Hey, three countries with more than a thousand page views each! That’s … not different from my 2018 record. It still feels accomplished, though. My India readership almost doubled.

In all, WordPress says I published 204,420 words in 2019. It also says I published 363 posts, which does not square with my having published something every day. I have no explanation for this. This is my second-most-loquacious year, a bit down from 2018 with 233,406 words. I averaged, according to WordPress, 563 words per posting. I make out 204,420 divided by 365 to be just over 560 myself. Either way, it’s just a little more wordy than 2017 was, and with fewer comments and likes. Hm.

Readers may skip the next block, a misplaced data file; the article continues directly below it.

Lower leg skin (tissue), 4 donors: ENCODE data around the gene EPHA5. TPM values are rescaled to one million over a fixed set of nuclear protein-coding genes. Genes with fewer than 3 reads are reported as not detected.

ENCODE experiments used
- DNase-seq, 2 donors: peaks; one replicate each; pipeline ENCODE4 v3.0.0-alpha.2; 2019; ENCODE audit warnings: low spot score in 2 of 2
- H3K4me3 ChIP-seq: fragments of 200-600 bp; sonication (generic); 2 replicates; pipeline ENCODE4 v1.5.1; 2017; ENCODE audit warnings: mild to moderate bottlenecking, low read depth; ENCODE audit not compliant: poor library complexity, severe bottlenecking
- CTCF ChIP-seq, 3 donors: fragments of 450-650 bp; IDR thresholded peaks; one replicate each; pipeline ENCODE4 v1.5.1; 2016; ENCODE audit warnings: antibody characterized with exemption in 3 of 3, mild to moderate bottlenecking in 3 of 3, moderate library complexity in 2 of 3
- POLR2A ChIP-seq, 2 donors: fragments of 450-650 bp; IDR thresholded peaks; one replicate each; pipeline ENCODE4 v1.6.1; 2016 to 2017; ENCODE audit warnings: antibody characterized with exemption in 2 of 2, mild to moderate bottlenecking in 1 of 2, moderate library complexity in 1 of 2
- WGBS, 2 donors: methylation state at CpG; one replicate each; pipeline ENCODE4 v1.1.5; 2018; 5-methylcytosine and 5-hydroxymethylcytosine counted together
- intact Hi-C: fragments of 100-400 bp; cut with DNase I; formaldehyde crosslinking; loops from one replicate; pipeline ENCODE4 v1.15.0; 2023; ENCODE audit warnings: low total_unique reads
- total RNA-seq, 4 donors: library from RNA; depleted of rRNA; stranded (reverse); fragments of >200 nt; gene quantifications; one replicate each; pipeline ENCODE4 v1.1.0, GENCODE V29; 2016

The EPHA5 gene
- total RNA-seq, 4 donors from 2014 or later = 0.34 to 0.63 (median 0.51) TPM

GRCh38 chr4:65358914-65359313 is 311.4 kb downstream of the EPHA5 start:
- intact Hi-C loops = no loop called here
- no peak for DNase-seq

While it’s still early to say what the year ahead will offer, I know my plans. What’s Going On In the story comics, once a week. On Thursday evenings, US time, a long-form essay. On Saturday evenings, US time, a Statistics Saturday quick little joke. And I guess I’m reviewing the Popeye cartoons nobody cares about too. Plus whatever fills in the gaps, the other days.

Thank you for reading. What do you think?

Author: Joseph Nebus

I was born 198 years to the day after Johnny Appleseed. The differences between us do not end there. He/him.